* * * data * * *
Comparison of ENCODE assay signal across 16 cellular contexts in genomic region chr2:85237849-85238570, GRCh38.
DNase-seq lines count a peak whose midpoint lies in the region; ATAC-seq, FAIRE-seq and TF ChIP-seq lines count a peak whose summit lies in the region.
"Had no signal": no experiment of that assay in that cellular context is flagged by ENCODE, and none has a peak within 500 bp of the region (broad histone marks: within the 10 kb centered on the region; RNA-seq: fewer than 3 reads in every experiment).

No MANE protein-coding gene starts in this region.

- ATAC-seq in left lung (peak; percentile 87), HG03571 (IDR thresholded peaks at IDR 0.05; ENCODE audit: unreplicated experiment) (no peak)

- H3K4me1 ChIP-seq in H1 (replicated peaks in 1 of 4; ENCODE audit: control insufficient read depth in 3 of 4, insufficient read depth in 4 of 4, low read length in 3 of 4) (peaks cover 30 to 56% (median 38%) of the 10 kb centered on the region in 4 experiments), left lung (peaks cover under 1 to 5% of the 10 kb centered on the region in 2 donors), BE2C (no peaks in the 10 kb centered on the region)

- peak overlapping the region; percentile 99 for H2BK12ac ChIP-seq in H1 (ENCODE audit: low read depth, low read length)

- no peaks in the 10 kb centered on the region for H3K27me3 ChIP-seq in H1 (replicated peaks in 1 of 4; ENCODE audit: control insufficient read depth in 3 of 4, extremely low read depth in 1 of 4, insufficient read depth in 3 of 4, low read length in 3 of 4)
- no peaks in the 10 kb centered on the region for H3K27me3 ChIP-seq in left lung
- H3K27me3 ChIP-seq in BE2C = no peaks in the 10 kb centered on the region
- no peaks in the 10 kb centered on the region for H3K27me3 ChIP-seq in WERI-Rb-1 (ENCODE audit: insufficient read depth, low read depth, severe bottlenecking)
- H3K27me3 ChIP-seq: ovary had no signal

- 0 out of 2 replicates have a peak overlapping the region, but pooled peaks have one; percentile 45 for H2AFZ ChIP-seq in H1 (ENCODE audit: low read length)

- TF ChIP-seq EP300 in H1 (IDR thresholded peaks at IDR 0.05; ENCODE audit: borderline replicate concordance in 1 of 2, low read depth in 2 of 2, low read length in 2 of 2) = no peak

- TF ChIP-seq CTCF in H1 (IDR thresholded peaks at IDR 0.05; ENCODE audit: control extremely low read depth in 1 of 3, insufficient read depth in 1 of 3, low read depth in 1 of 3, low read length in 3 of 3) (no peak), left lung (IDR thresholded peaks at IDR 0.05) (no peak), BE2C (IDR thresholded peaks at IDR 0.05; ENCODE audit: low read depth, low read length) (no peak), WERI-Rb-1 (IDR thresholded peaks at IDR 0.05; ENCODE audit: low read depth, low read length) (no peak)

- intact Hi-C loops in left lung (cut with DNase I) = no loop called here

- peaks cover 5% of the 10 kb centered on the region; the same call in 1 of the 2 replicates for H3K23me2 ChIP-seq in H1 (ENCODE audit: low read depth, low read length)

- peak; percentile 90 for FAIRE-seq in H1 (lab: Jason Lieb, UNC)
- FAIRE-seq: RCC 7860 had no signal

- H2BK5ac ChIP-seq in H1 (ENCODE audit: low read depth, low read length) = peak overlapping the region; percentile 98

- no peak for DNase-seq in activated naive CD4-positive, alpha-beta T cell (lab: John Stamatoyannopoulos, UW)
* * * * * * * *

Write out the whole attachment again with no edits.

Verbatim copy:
Comparison of ENCODE assay signal across 16 cellular contexts in genomic region chr2:85237849-85238570, GRCh38.
DNase-seq lines count a peak whose midpoint lies in the region; ATAC-seq, FAIRE-seq and TF ChIP-seq lines count a peak whose summit lies in the region.
"Had no signal": no experiment of that assay in that cellular context is flagged by ENCODE, and none has a peak within 500 bp of the region (broad histone marks: within the 10 kb centered on the region; RNA-seq: fewer than 3 reads in every experiment).

No MANE protein-coding gene starts in this region.

- ATAC-seq in left lung (peak; percentile 87), HG03571 (IDR thresholded peaks at IDR 0.05; ENCODE audit: unreplicated experiment) (no peak)

- H3K4me1 ChIP-seq in H1 (replicated peaks in 1 of 4; ENCODE audit: control insufficient read depth in 3 of 4, insufficient read depth in 4 of 4, low read length in 3 of 4) (peaks cover 30 to 56% (median 38%) of the 10 kb centered on the region in 4 experiments), left lung (peaks cover under 1 to 5% of the 10 kb centered on the region in 2 donors), BE2C (no peaks in the 10 kb centered on the region)

- peak overlapping the region; percentile 99 for H2BK12ac ChIP-seq in H1 (ENCODE audit: low read depth, low read length)

- no peaks in the 10 kb centered on the region for H3K27me3 ChIP-seq in H1 (replicated peaks in 1 of 4; ENCODE audit: control insufficient read depth in 3 of 4, extremely low read depth in 1 of 4, insufficient read depth in 3 of 4, low read length in 3 of 4)
- no peaks in the 10 kb centered on the region for H3K27me3 ChIP-seq in left lung
- H3K27me3 ChIP-seq in BE2C = no peaks in the 10 kb centered on the region
- no peaks in the 10 kb centered on the region for H3K27me3 ChIP-seq in WERI-Rb-1 (ENCODE audit: insufficient read depth, low read depth, severe bottlenecking)
- H3K27me3 ChIP-seq: ovary had no signal

- 0 out of 2 replicates have a peak overlapping the region, but pooled peaks have one; percentile 45 for H2AFZ ChIP-seq in H1 (ENCODE audit: low read length)

- TF ChIP-seq EP300 in H1 (IDR thresholded peaks at IDR 0.05; ENCODE audit: borderline replicate concordance in 1 of 2, low read depth in 2 of 2, low read length in 2 of 2) = no peak

- TF ChIP-seq CTCF in H1 (IDR thresholded peaks at IDR 0.05; ENCODE audit: control extremely low read depth in 1 of 3, insufficient read depth in 1 of 3, low read depth in 1 of 3, low read length in 3 of 3) (no peak), left lung (IDR thresholded peaks at IDR 0.05) (no peak), BE2C (IDR thresholded peaks at IDR 0.05; ENCODE audit: low read depth, low read length) (no peak), WERI-Rb-1 (IDR thresholded peaks at IDR 0.05; ENCODE audit: low read depth, low read length) (no peak)

- intact Hi-C loops in left lung (cut with DNase I) = no loop called here

- peaks cover 5% of the 10 kb centered on the region; the same call in 1 of the 2 replicates for H3K23me2 ChIP-seq in H1 (ENCODE audit: low read depth, low read length)

- peak; percentile 90 for FAIRE-seq in H1 (lab: Jason Lieb, UNC)
- FAIRE-seq: RCC 7860 had no signal

- H2BK5ac ChIP-seq in H1 (ENCODE audit: low read depth, low read length) = peak overlapping the region; percentile 98

- no peak for DNase-seq in activated naive CD4-positive, alpha-beta T cell (lab: John Stamatoyannopoulos, UW)